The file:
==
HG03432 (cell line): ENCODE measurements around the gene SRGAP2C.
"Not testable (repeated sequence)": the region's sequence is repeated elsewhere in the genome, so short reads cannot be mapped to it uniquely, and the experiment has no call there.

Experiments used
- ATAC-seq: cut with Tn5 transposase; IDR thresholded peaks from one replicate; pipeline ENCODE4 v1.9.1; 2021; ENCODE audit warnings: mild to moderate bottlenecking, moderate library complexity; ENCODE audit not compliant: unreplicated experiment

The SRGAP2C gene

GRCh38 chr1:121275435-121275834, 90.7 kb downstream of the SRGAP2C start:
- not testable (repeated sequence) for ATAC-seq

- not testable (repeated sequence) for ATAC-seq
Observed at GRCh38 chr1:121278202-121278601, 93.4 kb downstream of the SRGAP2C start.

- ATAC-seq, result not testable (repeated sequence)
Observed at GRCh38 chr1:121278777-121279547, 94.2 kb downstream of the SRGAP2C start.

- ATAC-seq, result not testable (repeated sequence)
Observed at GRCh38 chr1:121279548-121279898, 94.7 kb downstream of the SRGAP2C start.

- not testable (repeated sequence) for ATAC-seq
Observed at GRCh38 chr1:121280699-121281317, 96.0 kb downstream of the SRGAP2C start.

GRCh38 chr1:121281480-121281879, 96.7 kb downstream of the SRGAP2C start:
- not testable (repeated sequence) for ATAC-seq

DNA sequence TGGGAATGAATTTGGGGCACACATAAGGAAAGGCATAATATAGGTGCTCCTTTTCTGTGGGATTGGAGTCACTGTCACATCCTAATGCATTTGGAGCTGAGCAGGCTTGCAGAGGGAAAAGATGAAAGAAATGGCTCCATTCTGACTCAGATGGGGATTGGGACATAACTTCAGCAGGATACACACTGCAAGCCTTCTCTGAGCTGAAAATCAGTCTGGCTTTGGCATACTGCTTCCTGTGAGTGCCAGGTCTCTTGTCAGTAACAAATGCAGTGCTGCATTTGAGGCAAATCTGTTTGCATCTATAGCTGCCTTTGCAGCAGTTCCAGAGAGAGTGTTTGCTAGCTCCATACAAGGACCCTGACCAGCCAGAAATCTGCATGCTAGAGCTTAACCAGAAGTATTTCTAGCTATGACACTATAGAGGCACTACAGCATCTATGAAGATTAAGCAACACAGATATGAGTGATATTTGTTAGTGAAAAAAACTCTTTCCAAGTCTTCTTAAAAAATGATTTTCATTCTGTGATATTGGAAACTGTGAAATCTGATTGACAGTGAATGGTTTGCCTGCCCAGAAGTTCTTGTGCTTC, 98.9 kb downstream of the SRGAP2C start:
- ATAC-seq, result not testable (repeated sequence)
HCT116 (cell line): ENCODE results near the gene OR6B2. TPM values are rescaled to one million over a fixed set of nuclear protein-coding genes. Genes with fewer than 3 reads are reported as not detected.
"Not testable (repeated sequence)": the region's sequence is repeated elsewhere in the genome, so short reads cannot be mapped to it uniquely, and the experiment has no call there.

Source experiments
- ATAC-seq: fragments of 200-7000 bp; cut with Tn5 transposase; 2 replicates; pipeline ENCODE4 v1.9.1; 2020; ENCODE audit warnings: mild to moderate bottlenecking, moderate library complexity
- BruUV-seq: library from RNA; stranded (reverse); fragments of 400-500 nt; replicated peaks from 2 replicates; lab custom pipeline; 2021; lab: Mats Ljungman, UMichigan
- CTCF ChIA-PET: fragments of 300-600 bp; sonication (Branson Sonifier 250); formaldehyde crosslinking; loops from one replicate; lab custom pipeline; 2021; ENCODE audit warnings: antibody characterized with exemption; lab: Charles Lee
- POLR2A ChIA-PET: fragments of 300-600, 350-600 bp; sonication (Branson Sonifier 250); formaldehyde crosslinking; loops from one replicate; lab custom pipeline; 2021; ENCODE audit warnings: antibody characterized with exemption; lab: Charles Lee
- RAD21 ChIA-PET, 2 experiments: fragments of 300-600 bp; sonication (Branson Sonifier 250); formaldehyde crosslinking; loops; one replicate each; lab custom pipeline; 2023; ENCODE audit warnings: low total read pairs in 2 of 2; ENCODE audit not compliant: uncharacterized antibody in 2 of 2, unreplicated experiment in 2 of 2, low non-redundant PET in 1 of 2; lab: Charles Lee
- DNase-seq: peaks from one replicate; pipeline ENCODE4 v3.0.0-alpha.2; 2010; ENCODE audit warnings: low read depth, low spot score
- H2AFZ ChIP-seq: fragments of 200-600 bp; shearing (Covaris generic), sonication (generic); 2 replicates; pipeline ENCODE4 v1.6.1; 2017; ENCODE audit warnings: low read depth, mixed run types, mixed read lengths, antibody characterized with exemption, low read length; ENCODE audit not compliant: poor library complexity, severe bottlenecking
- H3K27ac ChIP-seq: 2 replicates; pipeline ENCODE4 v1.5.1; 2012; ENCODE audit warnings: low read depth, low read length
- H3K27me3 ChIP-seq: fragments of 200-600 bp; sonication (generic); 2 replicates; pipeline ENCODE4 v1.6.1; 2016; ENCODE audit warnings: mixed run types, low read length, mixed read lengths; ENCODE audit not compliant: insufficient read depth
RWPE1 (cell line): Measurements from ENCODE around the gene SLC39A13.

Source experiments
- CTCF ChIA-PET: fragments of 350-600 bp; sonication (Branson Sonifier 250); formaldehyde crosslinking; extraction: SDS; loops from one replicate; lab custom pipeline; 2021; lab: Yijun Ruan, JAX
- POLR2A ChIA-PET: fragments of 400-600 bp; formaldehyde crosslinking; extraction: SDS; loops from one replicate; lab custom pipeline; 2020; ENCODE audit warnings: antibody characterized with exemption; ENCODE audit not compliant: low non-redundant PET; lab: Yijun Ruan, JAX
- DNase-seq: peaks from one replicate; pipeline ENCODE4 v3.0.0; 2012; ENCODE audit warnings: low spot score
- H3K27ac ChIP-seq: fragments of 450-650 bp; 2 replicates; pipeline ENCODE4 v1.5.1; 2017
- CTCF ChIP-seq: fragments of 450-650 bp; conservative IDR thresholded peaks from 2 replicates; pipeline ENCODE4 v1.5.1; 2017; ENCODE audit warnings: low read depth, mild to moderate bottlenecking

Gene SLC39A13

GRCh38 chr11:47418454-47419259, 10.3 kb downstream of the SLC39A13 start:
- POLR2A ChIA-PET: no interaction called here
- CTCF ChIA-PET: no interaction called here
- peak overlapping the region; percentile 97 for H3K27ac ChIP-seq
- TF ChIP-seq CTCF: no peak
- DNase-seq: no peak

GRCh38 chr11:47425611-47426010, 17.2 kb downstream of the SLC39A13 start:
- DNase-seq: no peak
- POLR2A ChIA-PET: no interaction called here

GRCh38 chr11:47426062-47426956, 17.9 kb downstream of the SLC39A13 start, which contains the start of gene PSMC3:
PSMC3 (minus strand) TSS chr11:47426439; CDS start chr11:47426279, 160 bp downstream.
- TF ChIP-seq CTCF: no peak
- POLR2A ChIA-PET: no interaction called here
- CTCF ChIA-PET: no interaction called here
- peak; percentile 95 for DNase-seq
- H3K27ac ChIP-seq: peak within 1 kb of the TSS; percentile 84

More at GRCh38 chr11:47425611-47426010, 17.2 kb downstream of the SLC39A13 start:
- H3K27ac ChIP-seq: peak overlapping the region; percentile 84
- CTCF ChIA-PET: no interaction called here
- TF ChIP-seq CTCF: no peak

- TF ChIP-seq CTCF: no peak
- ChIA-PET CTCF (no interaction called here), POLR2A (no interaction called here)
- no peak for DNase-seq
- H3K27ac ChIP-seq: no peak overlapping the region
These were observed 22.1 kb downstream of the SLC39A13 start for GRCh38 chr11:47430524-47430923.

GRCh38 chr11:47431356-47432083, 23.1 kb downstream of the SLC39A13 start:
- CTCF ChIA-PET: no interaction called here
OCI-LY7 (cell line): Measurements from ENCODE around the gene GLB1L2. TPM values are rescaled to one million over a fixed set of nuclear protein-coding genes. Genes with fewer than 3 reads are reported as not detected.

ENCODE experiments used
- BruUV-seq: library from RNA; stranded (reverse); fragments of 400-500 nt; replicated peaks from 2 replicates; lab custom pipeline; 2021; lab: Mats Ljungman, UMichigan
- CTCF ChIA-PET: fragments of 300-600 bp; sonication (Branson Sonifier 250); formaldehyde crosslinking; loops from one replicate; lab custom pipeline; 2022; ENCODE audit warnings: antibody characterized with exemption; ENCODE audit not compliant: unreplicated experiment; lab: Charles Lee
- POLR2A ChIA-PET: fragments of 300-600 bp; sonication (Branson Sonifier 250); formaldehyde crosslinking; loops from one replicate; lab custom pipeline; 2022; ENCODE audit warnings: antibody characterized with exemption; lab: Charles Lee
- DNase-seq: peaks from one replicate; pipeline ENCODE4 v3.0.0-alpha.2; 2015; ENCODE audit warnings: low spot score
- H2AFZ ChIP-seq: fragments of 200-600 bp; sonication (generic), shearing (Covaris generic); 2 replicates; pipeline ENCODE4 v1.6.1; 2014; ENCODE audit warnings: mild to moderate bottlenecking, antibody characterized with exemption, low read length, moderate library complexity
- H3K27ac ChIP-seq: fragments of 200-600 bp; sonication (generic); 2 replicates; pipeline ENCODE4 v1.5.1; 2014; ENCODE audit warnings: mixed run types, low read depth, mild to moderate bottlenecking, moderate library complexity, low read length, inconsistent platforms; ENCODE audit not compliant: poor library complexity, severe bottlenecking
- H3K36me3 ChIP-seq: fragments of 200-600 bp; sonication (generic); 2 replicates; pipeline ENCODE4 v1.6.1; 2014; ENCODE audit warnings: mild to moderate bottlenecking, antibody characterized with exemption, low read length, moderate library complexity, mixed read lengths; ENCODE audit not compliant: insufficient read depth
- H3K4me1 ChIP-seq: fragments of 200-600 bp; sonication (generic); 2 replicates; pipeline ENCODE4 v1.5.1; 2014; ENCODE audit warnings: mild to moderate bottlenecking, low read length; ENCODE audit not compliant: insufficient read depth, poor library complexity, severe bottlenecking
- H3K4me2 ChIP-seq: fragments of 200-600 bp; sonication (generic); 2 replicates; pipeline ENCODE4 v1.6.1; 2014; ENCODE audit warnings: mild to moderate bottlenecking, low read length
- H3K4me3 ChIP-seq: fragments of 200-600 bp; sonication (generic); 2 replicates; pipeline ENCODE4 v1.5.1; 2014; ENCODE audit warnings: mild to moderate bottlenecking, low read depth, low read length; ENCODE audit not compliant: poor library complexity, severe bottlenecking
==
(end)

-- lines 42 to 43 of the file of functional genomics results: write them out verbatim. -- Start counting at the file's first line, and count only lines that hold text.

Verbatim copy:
- CTCF ChIA-PET: no interaction called here
- peak overlapping the region; percentile 97 for H3K27ac ChIP-seq